The hi-dive opened November 19, 2003 when a young couple purchased the business. Inspired by years spent living in New York City and the amazing talent and creativity of Denver’s music scene, the hi-dive has quickly become one of the most important new venues in town and the only place for hip new bands to be heard and seen.
The Hi-Dive is one of the most important new venues in town and the only place for hip new bands to be heard and seen. – Denver Post
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Best Rock Club (2007)
Readers’ Choice: hi-dive
In less than five years, the hi-dive has become a Denver institution. Many of the current top-shelf local bands got their start at this intimate south Broadway bar, which sits smack dab in the middle of the Baker neighborhood. And even though many of those groups can now easily fill places twice its size, they still make it down to the hi-dive to perform on a regular basis. Perhaps it’s because the sound is fantastic and the club promotes local shows with the same vigor and enthusiasm as they would a national. Which makes sense, because frankly, when it comes to talent, there really isn’t much of a distinction these days. Thanks to the prescient booking of Ben DeSoto, in addition to being a choice destination for the toast of today’s blogosphere, the hi-dive has also become the place to discover tomorrow’s indie-rock sensations well before they reach the masses’ radar.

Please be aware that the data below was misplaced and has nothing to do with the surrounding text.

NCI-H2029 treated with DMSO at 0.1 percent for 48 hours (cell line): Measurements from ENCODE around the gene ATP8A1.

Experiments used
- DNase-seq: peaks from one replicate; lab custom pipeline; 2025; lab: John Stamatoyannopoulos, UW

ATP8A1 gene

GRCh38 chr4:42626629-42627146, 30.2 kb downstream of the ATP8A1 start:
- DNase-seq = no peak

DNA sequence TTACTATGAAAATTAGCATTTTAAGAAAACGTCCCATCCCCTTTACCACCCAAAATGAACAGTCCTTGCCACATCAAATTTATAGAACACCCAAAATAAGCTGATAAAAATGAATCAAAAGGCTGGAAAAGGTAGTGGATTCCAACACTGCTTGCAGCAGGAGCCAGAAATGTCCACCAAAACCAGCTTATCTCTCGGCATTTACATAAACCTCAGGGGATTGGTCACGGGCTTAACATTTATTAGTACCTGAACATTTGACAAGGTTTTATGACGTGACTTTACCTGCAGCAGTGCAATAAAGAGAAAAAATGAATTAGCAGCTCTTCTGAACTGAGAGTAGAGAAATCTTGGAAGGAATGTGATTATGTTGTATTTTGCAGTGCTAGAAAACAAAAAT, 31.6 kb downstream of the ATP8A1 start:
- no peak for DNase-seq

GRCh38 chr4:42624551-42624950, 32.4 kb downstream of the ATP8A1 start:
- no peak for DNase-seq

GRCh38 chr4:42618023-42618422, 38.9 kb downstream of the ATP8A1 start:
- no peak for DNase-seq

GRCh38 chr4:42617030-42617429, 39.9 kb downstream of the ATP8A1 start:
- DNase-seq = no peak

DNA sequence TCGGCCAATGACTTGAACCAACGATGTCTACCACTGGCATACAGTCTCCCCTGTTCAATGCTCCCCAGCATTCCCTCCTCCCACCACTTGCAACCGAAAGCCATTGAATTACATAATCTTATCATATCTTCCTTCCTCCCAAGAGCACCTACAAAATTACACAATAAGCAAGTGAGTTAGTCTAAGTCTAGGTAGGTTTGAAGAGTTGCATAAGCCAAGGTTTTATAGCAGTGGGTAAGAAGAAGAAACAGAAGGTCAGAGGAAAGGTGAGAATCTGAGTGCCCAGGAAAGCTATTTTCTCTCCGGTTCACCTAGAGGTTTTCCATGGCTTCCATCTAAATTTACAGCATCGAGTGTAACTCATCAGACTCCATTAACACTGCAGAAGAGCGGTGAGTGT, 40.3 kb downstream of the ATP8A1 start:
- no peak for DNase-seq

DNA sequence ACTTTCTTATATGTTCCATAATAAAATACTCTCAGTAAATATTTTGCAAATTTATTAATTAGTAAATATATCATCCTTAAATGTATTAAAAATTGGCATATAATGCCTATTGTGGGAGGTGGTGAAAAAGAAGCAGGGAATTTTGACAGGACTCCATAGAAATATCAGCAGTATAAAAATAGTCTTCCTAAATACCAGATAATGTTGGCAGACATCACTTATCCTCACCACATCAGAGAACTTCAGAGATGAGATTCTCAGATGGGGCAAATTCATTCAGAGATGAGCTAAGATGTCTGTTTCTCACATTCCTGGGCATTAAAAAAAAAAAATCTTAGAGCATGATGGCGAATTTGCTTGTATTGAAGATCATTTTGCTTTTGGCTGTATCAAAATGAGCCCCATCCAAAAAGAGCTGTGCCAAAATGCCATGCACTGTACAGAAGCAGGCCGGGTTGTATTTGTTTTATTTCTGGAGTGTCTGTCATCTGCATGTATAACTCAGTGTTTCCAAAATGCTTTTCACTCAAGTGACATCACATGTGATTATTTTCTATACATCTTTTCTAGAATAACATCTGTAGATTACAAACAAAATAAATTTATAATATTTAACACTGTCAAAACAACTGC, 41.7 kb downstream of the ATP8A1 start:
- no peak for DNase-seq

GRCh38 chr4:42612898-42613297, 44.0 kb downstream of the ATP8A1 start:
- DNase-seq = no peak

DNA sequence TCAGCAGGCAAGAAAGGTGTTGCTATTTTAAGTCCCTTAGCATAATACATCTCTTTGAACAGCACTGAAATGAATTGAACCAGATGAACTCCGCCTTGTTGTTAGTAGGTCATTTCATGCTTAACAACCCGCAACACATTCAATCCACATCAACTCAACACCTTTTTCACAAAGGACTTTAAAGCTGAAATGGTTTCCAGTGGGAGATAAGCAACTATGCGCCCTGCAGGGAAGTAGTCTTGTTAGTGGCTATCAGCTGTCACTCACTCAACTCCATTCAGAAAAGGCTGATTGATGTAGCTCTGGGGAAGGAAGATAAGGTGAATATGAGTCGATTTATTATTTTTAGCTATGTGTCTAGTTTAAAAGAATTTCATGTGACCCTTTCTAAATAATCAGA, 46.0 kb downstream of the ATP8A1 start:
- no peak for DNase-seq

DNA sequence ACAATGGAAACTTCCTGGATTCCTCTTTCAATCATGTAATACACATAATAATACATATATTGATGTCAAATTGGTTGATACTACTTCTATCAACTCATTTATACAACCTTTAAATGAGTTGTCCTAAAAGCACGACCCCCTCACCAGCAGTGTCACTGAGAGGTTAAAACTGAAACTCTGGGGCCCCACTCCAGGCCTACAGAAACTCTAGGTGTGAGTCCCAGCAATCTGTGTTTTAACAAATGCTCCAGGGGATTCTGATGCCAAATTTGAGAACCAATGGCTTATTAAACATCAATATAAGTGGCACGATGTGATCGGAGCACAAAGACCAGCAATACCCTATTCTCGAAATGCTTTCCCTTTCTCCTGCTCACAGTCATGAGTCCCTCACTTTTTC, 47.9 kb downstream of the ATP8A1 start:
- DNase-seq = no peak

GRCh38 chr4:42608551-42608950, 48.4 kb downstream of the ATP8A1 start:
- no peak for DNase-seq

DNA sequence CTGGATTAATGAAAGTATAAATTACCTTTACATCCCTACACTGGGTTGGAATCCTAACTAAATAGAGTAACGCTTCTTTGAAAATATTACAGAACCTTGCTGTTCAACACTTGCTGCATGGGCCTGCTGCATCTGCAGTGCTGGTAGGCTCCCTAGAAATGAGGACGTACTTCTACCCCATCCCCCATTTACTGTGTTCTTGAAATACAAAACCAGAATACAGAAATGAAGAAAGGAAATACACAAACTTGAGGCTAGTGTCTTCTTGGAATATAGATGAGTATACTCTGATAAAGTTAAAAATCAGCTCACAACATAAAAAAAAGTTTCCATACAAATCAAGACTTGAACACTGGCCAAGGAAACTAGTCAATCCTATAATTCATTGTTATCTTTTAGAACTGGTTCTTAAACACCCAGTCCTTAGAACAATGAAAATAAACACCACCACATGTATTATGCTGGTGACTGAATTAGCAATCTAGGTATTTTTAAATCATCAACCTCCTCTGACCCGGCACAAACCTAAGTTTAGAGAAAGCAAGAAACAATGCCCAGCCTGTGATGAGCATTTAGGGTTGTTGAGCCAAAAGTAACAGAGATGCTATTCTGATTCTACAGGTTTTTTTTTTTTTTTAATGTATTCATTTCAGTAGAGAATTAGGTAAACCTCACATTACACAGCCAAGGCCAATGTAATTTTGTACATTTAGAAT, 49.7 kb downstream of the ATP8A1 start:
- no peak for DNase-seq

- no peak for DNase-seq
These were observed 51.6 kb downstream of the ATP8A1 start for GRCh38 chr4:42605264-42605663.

BEST ROCK CLUB (2006)
Readers’ Choice: hi-dive
Denver’s club scene gets more crowded by the month, with new venues sprouting up like spring blossoms (or weeds, depending on how you look at them). Regardless, the hi-dive towers head and shoulders over the field. Into its third year, the club’s booking of local and national acts only gets better — but the bands are only part of the equation. The stage and sound are ideal. The all-ages shows are run smoothly and humanely. Sputnik, the hi-dive’s next-door satellite bar, is a great place to chill out before, during or after the rock. Strelka, its kitchen, serves awesome food that caters to carnivores and vegans alike. The whole room is the perfect mix of respectable and seedy, and the owners aren’t afraid to host multimedia dance parties one night and noise operas the next. And the location, smack in the middle of one of Denver’s coolest neighborhoods, can’t be beat. Above all, the hi-dive excels at being intimately, passionately involved with the scene that sustains it. It’s not just a place to watch a band, chug a beer and take a piss on your way out. Instead, it feels like home.
Best Rock Club (2005)
What began as a humble new dive in November 2003 has quickly blossomed into the best room in town. Occupying the space once held by Quixote’s True Blue and the legendary 7 South, the hi-dive offers everything: karaoke, movie screenings, some of the most imaginative DJ nights in town — and, of course, live music pumped through a top-notch system and killer acoustics. While owners Matt and Allison LaBarge are still building their stable of touring acts, local bands (and their fans) know that the combination of great sound, cheap drinks and anything-goes atmosphere just can’t be beat. In a town saturated with outstanding venues, the hi-dive towers.